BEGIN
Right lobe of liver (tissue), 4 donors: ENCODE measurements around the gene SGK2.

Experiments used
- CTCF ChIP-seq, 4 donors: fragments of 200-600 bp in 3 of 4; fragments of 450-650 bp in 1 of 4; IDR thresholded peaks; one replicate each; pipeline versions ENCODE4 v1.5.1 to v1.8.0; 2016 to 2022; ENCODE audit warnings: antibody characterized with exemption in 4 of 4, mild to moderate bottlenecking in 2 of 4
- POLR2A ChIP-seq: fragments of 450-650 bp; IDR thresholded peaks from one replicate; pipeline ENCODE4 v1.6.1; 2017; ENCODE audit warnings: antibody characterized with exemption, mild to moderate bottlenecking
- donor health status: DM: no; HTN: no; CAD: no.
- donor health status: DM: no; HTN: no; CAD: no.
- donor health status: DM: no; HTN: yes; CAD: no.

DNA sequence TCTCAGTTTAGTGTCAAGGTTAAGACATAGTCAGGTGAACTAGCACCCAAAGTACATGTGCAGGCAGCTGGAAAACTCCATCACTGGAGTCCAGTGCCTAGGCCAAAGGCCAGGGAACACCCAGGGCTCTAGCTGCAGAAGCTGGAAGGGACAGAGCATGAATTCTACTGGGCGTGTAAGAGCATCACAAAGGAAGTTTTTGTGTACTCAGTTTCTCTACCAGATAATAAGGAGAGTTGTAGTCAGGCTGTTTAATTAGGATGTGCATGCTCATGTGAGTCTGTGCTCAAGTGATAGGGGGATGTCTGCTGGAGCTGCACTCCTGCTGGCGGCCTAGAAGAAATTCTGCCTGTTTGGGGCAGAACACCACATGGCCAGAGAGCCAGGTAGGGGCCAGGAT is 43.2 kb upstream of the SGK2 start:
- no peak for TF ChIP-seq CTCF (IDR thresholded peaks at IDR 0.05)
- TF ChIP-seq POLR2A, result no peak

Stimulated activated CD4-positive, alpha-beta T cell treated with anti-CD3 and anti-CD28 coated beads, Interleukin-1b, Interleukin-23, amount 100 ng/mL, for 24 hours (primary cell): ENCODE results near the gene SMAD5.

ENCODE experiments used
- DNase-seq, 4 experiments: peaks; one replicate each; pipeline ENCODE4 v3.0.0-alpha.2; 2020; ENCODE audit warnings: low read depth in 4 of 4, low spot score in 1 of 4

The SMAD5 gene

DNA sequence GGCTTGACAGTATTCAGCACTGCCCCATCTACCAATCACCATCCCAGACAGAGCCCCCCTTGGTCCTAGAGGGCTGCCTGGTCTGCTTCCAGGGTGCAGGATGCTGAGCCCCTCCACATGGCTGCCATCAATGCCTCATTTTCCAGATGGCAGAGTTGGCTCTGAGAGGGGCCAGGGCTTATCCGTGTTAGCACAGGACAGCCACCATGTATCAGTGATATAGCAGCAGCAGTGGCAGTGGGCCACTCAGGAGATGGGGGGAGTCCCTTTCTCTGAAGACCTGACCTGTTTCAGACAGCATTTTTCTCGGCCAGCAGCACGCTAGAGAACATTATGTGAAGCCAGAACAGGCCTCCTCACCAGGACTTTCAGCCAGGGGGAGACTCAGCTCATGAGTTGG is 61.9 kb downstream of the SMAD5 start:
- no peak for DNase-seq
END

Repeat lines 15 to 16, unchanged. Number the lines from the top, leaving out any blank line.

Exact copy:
DNA sequence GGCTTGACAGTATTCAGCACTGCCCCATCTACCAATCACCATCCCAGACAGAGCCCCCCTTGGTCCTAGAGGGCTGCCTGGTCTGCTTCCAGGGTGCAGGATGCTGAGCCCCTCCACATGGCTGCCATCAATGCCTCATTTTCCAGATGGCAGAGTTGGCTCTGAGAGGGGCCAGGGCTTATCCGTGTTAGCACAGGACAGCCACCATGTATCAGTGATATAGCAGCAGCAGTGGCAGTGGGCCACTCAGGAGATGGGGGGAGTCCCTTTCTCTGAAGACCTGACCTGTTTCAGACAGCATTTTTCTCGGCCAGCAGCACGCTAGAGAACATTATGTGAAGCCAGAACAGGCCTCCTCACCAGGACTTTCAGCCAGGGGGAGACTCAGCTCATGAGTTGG is 61.9 kb downstream of the SMAD5 start:
- no peak for DNase-seq